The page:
The habits of highly intelligent communities

While SMBs aren’t structured in the same way as major metropolises, they can learn a lot from them when it comes to doing the things that have made these cities successful.

A couple of weeks ago, we published a story on about the Seven Habits of Highly Intelligent Communities. The habits are part of a summit that will take place June 3 to 4 at George Brown College’s Waterfront Campus here in Toronto. The summit leads up to the annual Intelligent Community Forum (ICF) in New York, running from June 5 to June 7, an event that names the most intelligent community in the world.

However, ICF co-founder John Jung stresses there are more than just seven habits required in becoming an intelligent community – there’s also a rigorous application process that a city must undergo if it wants to take that title home.

There are actually five requirements in attaining intelligent community status:
– infrastructure
– knowledge workforce, or development and retention of talent
– innovation and creativity
– digital inclusion
– advocacy and marketing

The ICF is also considering adding a sixth criterion, making sustainability one of the requirements of an intelligent community.

Provided - John Jung
Provided – John Jung

There are currently 19 Canadian communities who have scored this intelligent community status, out of 120 around the world, Jung says. This year, Toronto and Stratford, Ont. have ranked in the world’s top seven. (See the list of the 19 communities at the bottom of the story).

Although Toronto hasn’t made the top seven since 2007, it is on the list this year because it has great infrastructure, especially in the Waterfront area, where it provides high-speed wireless to both businesses and residents. Yet it also had to satisfy all of the other requirements in being an intelligent community.

Toronto’s elementary and high schools are also adding to a knowledge workforce, since young students are learning computer skills and becoming more comfortable with technology. The city’s universities and research institutions also make it a hotbed of innovation, and while many cities struggle with marketing and advocacy, Jung says even the lights of the CN Tower have displayed ICF’s colours to celebrate the city’s intelligent community status.

While this criteria is only applied to cities, Jung says SMBs can also pick up a few of these to become successful.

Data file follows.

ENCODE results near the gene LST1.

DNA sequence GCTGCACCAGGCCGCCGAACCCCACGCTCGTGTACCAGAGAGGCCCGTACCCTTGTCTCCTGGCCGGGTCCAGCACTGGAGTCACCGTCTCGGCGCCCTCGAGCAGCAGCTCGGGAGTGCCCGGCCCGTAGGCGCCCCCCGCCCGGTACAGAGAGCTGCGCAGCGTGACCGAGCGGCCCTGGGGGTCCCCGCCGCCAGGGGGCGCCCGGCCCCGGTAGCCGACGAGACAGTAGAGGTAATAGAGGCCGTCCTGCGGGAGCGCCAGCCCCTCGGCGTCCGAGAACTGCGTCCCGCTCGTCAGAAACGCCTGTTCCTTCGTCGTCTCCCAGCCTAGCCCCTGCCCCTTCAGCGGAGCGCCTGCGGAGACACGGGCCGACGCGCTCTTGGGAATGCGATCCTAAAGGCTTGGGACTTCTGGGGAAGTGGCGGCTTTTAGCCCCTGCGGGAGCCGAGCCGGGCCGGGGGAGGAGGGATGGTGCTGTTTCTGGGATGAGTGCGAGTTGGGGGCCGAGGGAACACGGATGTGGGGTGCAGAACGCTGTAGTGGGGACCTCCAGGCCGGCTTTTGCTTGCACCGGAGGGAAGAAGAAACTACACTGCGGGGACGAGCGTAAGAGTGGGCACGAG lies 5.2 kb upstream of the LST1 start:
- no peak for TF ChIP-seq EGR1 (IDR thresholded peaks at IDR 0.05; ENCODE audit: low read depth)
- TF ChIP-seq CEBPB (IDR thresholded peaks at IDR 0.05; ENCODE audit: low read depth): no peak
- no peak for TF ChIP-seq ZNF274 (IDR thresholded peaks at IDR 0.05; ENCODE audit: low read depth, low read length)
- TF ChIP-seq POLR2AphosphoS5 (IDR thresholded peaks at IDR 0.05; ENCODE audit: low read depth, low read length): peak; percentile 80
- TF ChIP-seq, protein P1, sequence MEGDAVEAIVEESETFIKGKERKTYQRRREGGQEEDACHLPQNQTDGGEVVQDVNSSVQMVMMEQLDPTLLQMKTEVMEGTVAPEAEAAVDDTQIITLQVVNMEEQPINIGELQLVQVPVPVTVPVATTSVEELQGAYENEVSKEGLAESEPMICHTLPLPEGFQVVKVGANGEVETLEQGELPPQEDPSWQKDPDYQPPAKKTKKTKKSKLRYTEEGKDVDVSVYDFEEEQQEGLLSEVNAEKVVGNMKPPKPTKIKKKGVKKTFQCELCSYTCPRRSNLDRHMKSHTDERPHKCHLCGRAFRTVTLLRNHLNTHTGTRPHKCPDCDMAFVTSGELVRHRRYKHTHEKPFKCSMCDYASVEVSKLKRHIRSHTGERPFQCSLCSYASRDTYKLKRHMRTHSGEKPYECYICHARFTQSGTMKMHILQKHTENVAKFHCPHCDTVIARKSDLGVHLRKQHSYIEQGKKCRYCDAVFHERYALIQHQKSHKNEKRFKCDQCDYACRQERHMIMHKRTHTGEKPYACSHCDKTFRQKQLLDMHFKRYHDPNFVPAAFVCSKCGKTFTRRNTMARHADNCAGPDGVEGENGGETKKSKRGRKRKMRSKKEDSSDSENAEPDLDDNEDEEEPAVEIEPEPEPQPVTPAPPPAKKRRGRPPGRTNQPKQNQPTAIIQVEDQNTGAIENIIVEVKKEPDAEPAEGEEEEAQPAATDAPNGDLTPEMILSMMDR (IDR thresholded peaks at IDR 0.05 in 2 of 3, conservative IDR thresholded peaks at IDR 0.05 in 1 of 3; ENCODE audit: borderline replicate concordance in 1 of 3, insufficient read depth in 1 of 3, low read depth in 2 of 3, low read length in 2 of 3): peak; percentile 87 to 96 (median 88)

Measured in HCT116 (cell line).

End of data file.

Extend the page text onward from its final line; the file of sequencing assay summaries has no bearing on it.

“SMBs, they are the heart to this whole thing. First of all, a lot of them work with the universities and they work with government and other institutions like non-profits to be advocates for this,” he says. “But at the end of the day, they’re the ones who make the applications and uses for everyday activity in the way that smart and intelligent communities exist.”

He gives the SMBs in Tallinn, Estonia as an example, citing the city of 400,000 as very supportive towards the startup community. Tallinn was the birthplace of Skype Inc., which went from a little-known communication tool to a household name before Microsoft Corp. acquired it for $8.5 billion in October 2011.

One of the reasons why Tallinn is recognized as an intelligent community is because it is digitally inclusive, and Skype was a huge contributor to that.

“Skype’s all about digital inclusion. Anyone can use it – heck, it was for free,” Jung says. “And they market it so well so that it’s become like Kleenex – like, oh I’ll Skype you.”

More recently, Tallinn’s SMBs have made it possible for locals to pay for parking using their smartphones using apps and near field communication (NFC) technology. That’s a prime example of digital inclusion, Jung says.

And SMBs can always use the ICF’s lists of the world’s most intelligent communities to make their own business decisions, Jung adds.

“They can develop new jobs, new processes and new business opportunities by utilizing the criteria that’s described in each one of these intelligent cities,” he says. “Businesses are looking at our lists to find smart cities around the world … if somebody in Canada wanted to target, which are the cities we should be going to and selling our applications or relocating, it’s a great list.”

The ICF will name the world’s most intelligent community in New York City, U.S. on June 7.

List of Canada’s Intelligent Communities:
1. Burlington, Ont.
2. Calgary, Alta.
3. Edmonton, Alta.
4. Fredericton, N.B.
5. Kenora, Ont.
6. Kingston, Ont.
7. Moncton, N.B.
8. Nunavut Territory
9. Ottawa-Gatineau Region
10. Quebec City, Que.
11. Saint John, N.B.
12. Stratford, Ont.
13. Sudbury, Ont.
14. Toronto, Ont.
15. Vancouver, B.C.
16. Waterloo, Ont.
17. Western Valley, N.S.
18. Windsor-Essex, Ont.
19. Winnipeg, Man.

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Candice So
Candice So
Candice is a graduate of Carleton University and has worked in several newsrooms as a freelance reporter and intern, including the Edmonton Journal, the Ottawa Citizen, the Globe and Mail, and the Windsor Star. Candice is a dog lover and a coffee drinker.

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